Security and risk management leaders at organizations around the world are increasingly concerned about cybersecurity threats to their operational technology (OT) networks. A key driver behind this is that cyberthreats, like disruptionware, are increasing in quantity and sophistication all the time. Industrial control system (ICS) networks are categorized as high risk because they are inherently insecure, increasingly so because of expanding integration with the corporate IT network, as well as the rise of remote access for employees and third parties.
An example of an IT network within a control system is a PC that’s running HMI or SCADA applications. Because this particular PC wasn’t set up with the initial intention of connecting to IT systems, it typically isn’t managed so can’t access the latest operating system, patches, or antivirus updates. This makes that PC extremely vulnerable to malware attacks. Besides the increased cyberthreat risk, the complexity resulting from IT–OT integration also increases the likelihood of networking and operational issues.
Another factor driving this increased focus on industrial cybersecurity is that the impact of an OT security incident is potentially far more serious than one which affects traditional IT networks. Of course, the theft of customer credit card details or similar types of confidential data is a big deal, but when you contrast that with a successful attack on an electric utility resulting in a widespread blackout, or the compromise of a manufacturing organization producing critical equipment, you realize just how serious it could be. This has become especially clear in light of the COVID-19 pandemic, which has exposed the fragility of our supply chain and the significance of keeping the electric grid operational to power other critical infrastructure in society, like hospitals.
OT infrastructure owners are rarely able to manage a converged environment holistically, particularly because securing OT networks requires a different approach than the traditional methods applied to IT networks. Below is an overview of a 4 step approach to a stronger OT cybersecurity program:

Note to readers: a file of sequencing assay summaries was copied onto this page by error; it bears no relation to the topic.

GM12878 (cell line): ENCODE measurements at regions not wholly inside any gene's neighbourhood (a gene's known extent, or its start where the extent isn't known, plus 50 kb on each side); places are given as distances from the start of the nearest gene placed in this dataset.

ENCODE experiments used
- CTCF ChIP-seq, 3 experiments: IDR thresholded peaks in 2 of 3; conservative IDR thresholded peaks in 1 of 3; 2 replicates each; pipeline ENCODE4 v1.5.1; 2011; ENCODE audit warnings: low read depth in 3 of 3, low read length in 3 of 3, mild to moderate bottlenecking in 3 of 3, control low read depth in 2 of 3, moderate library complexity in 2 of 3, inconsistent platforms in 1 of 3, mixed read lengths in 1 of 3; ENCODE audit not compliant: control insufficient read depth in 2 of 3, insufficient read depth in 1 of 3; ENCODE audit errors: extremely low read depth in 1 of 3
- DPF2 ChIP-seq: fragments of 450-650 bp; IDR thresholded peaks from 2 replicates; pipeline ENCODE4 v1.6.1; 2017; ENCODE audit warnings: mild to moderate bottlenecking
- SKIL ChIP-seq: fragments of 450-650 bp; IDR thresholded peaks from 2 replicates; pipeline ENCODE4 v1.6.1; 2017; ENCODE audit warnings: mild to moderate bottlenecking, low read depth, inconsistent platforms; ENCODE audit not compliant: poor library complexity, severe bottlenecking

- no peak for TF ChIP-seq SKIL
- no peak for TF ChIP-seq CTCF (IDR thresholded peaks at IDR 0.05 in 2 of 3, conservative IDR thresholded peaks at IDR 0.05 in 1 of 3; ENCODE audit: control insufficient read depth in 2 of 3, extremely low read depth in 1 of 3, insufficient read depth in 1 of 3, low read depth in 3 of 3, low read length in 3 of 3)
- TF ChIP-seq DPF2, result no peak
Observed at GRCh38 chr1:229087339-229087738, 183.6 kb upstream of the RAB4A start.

This stage is all about establishing an accurate asset inventory with baselines for each and developing a complete network map of all inbound and outbound communications. A good assessment should include detailed asset data, including role, model, firmware, and backplane connections for non-Windows OT devices, as well as impact-based risk data to better prioritize device vulnerabilities.
Once you have a clear understanding of network flows and patterns, you can appropriately apply security controls within OT environments, like network segmentation and network access control. This means knowing, for example, whether relevant authorized users are using the correct remote access proxy, the number of protocols in use, and which assets are connected directly to the Internet. This also gives you the ability to identify abnormal operating conditions and put proper rules in place to automatically correct them.
Effective cybersecurity depends on timely, accurate and relevant threat information. Many threat intel sources are available, including government, industry and commercial feeds. The quality and speed of this information can vary widely and is only useful if it can be turned into actionable intelligence. To successfully achieve this, security teams should leverage automated threat ingestion capabilities in network monitoring solutions. Doing so allows you to check for emerging threats in near real time, while also analyzing historical data to see if a particular IoC from those feeds has been seen on your network in the past, and then quickly initiate a response to mitigate it.
Once you begin proactively monitoring your OT environments, you will find security, networking and operational events of interest. To make the most of this valuable data, you need to establish a proper RACI matrix and use that to define which stakeholders get notified about which events of interest and how. An effective approach should also involve the implementation of a tracking system to avoid multiple alerts for cases that are already open. Leveraging bi-directional integrations between security solutions is a key capability to effectively implement this step and reduce your mean time to respond (MTTR).
OT systems are rapidly morphing into cyber-physical systems that are connected to vast corporate and operational networks via the internet, which has increased the risk of both cyber and operational threats in these networks. Proactively identifying, classifying and monitoring your OT infrastructure helps you not only discover what risks you face now, but also how you will reduce future risk.
For a deep dive into how security and risk managers can apply this approach, plus real use cases from companies who have implemented it, download our OT Cybersecurity Playbook.
*** This is a Security Bloggers Network syndicated blog from Forescout authored by Erin Anderson. Read the original post at: https://www.forescout.com/company/blog/a-4-step-guide-to-stronger-ot-cybersecurity/